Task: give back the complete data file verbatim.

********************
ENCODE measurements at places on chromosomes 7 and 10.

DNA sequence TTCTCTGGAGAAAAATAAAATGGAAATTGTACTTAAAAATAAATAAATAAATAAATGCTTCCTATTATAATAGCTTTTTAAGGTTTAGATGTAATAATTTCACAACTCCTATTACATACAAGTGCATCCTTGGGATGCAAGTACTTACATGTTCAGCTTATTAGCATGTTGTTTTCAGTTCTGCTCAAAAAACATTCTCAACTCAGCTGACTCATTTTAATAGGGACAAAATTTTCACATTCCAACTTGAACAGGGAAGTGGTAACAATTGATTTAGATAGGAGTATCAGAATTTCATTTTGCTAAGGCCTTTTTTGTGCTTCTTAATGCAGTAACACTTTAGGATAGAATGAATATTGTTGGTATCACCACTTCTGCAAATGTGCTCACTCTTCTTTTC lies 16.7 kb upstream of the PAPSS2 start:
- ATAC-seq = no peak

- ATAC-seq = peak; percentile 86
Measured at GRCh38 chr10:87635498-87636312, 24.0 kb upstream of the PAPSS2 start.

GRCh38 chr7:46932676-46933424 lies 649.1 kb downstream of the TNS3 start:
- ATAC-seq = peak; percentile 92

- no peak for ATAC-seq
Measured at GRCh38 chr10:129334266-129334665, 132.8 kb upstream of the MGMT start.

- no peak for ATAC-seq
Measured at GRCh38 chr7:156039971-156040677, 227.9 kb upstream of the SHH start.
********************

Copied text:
ENCODE measurements at places on chromosomes 7 and 10.

DNA sequence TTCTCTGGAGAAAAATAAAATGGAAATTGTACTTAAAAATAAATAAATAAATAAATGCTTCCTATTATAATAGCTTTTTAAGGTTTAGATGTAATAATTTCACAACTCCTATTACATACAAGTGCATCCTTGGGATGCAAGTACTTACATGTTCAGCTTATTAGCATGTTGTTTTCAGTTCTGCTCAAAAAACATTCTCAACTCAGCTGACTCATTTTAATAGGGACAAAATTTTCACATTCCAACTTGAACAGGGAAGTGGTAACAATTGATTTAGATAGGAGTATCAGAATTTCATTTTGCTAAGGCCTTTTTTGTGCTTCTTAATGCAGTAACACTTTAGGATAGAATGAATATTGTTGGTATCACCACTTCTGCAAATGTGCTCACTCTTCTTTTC lies 16.7 kb upstream of the PAPSS2 start:
- ATAC-seq = no peak

- ATAC-seq = peak; percentile 86
Measured at GRCh38 chr10:87635498-87636312, 24.0 kb upstream of the PAPSS2 start.

GRCh38 chr7:46932676-46933424 lies 649.1 kb downstream of the TNS3 start:
- ATAC-seq = peak; percentile 92

- no peak for ATAC-seq
Measured at GRCh38 chr10:129334266-129334665, 132.8 kb upstream of the MGMT start.

- no peak for ATAC-seq
Measured at GRCh38 chr7:156039971-156040677, 227.9 kb upstream of the SHH start.